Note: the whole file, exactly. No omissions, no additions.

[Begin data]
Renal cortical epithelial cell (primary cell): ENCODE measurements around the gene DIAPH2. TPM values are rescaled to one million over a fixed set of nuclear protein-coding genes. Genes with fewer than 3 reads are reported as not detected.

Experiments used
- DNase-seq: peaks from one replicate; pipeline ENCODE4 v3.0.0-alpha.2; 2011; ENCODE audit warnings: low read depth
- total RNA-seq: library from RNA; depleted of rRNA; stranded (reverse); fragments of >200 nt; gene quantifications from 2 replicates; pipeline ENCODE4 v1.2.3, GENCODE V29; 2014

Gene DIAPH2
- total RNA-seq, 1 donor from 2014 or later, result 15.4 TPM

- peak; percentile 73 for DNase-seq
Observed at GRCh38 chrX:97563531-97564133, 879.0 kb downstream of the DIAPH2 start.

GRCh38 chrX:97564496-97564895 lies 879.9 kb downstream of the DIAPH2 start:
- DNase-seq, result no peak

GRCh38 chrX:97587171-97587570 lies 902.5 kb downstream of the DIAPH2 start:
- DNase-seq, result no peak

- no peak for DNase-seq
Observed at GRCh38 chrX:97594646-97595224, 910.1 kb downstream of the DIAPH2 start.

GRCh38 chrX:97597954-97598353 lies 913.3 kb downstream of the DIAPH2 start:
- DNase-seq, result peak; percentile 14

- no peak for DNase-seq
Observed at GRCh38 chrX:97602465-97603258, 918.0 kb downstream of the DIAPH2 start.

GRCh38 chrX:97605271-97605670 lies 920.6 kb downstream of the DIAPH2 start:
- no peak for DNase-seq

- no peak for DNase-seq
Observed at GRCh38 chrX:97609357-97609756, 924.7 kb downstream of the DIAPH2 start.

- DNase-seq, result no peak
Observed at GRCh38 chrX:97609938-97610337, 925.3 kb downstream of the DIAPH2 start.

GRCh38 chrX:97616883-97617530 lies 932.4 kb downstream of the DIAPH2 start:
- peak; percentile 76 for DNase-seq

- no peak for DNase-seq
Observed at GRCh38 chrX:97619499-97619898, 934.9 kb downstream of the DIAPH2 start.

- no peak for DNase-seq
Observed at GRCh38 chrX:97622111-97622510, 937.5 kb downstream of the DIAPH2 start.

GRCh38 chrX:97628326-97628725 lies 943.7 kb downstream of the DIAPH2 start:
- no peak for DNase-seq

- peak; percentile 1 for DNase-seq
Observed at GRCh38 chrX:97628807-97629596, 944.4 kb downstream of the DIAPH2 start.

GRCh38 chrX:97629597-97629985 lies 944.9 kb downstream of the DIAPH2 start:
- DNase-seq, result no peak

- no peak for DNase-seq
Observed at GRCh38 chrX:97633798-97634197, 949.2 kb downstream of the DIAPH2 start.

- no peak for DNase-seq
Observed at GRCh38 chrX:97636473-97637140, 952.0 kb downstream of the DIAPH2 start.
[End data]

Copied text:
Renal cortical epithelial cell (primary cell): ENCODE measurements around the gene DIAPH2. TPM values are rescaled to one million over a fixed set of nuclear protein-coding genes. Genes with fewer than 3 reads are reported as not detected.

Experiments used
- DNase-seq: peaks from one replicate; pipeline ENCODE4 v3.0.0-alpha.2; 2011; ENCODE audit warnings: low read depth
- total RNA-seq: library from RNA; depleted of rRNA; stranded (reverse); fragments of >200 nt; gene quantifications from 2 replicates; pipeline ENCODE4 v1.2.3, GENCODE V29; 2014

Gene DIAPH2
- total RNA-seq, 1 donor from 2014 or later, result 15.4 TPM

- peak; percentile 73 for DNase-seq
Observed at GRCh38 chrX:97563531-97564133, 879.0 kb downstream of the DIAPH2 start.

GRCh38 chrX:97564496-97564895 lies 879.9 kb downstream of the DIAPH2 start:
- DNase-seq, result no peak

GRCh38 chrX:97587171-97587570 lies 902.5 kb downstream of the DIAPH2 start:
- DNase-seq, result no peak

- no peak for DNase-seq
Observed at GRCh38 chrX:97594646-97595224, 910.1 kb downstream of the DIAPH2 start.

GRCh38 chrX:97597954-97598353 lies 913.3 kb downstream of the DIAPH2 start:
- DNase-seq, result peak; percentile 14

- no peak for DNase-seq
Observed at GRCh38 chrX:97602465-97603258, 918.0 kb downstream of the DIAPH2 start.

GRCh38 chrX:97605271-97605670 lies 920.6 kb downstream of the DIAPH2 start:
- no peak for DNase-seq

- no peak for DNase-seq
Observed at GRCh38 chrX:97609357-97609756, 924.7 kb downstream of the DIAPH2 start.

- DNase-seq, result no peak
Observed at GRCh38 chrX:97609938-97610337, 925.3 kb downstream of the DIAPH2 start.

GRCh38 chrX:97616883-97617530 lies 932.4 kb downstream of the DIAPH2 start:
- peak; percentile 76 for DNase-seq

- no peak for DNase-seq
Observed at GRCh38 chrX:97619499-97619898, 934.9 kb downstream of the DIAPH2 start.

- no peak for DNase-seq
Observed at GRCh38 chrX:97622111-97622510, 937.5 kb downstream of the DIAPH2 start.

GRCh38 chrX:97628326-97628725 lies 943.7 kb downstream of the DIAPH2 start:
- no peak for DNase-seq

- peak; percentile 1 for DNase-seq
Observed at GRCh38 chrX:97628807-97629596, 944.4 kb downstream of the DIAPH2 start.

GRCh38 chrX:97629597-97629985 lies 944.9 kb downstream of the DIAPH2 start:
- DNase-seq, result no peak

- no peak for DNase-seq
Observed at GRCh38 chrX:97633798-97634197, 949.2 kb downstream of the DIAPH2 start.

- no peak for DNase-seq
Observed at GRCh38 chrX:97636473-97637140, 952.0 kb downstream of the DIAPH2 start.